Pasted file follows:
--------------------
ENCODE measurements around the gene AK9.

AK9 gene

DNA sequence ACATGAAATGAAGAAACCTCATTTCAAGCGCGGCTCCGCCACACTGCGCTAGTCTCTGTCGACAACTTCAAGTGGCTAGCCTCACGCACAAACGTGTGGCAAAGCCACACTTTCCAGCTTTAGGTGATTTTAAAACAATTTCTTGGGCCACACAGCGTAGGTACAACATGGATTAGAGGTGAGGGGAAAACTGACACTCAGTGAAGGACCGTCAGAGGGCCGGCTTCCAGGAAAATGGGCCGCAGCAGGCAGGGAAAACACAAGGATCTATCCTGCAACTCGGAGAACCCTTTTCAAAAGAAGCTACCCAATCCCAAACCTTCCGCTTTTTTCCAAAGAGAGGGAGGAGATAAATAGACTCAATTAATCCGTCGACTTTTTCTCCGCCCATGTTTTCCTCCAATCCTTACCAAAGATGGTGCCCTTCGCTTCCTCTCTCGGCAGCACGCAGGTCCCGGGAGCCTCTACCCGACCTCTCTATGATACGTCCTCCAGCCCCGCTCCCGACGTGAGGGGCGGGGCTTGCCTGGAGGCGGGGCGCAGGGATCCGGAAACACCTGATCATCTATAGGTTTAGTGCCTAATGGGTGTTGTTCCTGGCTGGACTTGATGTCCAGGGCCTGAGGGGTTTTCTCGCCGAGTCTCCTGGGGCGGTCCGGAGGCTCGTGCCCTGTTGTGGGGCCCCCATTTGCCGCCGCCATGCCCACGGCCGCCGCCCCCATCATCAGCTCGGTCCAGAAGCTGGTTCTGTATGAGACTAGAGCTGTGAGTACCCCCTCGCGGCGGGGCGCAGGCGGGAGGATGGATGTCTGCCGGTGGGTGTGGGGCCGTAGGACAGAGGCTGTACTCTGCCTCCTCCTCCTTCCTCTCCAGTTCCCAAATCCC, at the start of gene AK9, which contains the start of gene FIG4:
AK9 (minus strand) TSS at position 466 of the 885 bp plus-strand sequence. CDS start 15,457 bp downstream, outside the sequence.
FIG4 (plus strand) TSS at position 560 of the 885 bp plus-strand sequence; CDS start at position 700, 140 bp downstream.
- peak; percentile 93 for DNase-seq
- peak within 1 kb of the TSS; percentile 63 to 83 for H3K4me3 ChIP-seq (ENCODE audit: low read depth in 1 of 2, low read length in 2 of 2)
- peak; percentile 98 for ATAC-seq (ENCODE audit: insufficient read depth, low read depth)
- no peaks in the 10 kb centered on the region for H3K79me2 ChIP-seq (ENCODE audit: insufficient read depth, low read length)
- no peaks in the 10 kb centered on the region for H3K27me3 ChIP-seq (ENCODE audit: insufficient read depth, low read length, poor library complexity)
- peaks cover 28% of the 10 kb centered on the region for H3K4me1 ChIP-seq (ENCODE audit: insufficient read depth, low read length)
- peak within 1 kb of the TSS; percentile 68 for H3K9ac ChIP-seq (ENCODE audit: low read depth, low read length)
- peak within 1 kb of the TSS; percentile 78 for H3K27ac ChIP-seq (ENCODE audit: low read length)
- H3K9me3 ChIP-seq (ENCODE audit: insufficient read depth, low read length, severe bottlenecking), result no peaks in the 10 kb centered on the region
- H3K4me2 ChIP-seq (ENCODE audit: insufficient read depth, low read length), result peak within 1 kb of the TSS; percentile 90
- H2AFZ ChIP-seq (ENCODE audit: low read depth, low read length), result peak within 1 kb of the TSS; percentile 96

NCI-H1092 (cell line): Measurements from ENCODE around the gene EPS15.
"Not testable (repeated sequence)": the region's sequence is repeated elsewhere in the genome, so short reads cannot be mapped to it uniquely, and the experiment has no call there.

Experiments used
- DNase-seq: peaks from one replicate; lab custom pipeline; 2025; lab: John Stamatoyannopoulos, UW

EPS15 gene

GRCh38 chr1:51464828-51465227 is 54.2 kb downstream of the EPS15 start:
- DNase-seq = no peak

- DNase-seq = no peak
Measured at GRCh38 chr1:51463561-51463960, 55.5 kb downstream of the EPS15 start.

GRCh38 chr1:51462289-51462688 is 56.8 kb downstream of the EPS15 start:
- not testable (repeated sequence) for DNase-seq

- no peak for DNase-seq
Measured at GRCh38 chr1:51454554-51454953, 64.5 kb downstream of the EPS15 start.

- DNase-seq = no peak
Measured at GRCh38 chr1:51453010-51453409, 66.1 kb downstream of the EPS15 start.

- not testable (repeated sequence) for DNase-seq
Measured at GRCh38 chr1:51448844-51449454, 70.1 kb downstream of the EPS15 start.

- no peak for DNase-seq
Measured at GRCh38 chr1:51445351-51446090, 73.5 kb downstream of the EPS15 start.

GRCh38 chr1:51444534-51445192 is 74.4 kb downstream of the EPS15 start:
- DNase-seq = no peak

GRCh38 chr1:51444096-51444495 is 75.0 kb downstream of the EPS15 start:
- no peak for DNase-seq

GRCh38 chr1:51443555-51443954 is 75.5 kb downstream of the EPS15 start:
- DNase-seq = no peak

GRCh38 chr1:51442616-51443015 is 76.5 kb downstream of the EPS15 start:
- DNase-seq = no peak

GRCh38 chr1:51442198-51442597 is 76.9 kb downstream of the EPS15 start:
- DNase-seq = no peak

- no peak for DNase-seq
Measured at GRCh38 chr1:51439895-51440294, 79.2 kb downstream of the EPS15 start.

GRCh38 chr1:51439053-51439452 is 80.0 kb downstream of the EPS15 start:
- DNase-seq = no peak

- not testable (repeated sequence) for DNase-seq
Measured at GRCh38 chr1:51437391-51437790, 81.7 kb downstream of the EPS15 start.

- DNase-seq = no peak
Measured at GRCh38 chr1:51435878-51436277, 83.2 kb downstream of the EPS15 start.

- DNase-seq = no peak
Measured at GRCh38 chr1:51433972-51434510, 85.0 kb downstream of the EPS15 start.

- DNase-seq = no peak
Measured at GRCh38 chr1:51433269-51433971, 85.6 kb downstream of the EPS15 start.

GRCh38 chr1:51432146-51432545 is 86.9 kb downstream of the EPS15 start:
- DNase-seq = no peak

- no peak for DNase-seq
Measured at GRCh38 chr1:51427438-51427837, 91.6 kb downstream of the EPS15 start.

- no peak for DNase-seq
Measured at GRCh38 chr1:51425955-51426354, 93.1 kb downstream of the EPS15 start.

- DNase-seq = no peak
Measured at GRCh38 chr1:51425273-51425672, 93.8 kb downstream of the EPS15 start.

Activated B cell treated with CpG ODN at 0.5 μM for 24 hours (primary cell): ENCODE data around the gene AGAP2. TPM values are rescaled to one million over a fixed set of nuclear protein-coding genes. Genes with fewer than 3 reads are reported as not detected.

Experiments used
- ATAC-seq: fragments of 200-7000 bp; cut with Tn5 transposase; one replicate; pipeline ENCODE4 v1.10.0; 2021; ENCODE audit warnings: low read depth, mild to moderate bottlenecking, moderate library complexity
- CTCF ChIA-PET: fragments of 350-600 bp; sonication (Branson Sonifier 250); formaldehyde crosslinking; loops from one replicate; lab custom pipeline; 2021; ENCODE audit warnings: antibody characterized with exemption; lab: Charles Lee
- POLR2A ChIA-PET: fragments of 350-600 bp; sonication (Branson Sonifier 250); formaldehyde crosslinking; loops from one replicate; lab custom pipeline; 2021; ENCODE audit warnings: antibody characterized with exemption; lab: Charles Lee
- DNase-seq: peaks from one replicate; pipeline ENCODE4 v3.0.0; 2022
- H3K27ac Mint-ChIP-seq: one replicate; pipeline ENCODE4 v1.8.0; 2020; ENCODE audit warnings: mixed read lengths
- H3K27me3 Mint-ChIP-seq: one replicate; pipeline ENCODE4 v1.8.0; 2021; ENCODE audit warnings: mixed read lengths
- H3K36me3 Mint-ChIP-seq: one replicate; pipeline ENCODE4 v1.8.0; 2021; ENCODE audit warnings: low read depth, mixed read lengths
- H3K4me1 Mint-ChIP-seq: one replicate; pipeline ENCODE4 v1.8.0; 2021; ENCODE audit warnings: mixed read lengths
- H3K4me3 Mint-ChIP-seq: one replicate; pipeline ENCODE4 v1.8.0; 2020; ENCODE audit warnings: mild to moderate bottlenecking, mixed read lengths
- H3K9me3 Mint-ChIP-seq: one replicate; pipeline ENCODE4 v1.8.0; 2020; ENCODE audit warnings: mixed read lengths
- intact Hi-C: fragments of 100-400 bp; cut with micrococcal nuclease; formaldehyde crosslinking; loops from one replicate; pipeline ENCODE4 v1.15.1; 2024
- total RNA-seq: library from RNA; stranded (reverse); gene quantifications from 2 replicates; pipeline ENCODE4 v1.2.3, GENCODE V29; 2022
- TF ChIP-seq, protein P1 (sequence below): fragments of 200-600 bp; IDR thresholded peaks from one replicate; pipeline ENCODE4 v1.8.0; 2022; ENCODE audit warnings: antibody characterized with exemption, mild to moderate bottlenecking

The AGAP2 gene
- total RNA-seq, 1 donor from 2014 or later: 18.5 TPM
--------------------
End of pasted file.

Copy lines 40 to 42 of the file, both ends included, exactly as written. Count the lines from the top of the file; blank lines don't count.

GRCh38 chr1:51443555-51443954 is 75.5 kb downstream of the EPS15 start:
- DNase-seq = no peak

GRCh38 chr1:51442616-51443015 is 76.5 kb downstream of the EPS15 start: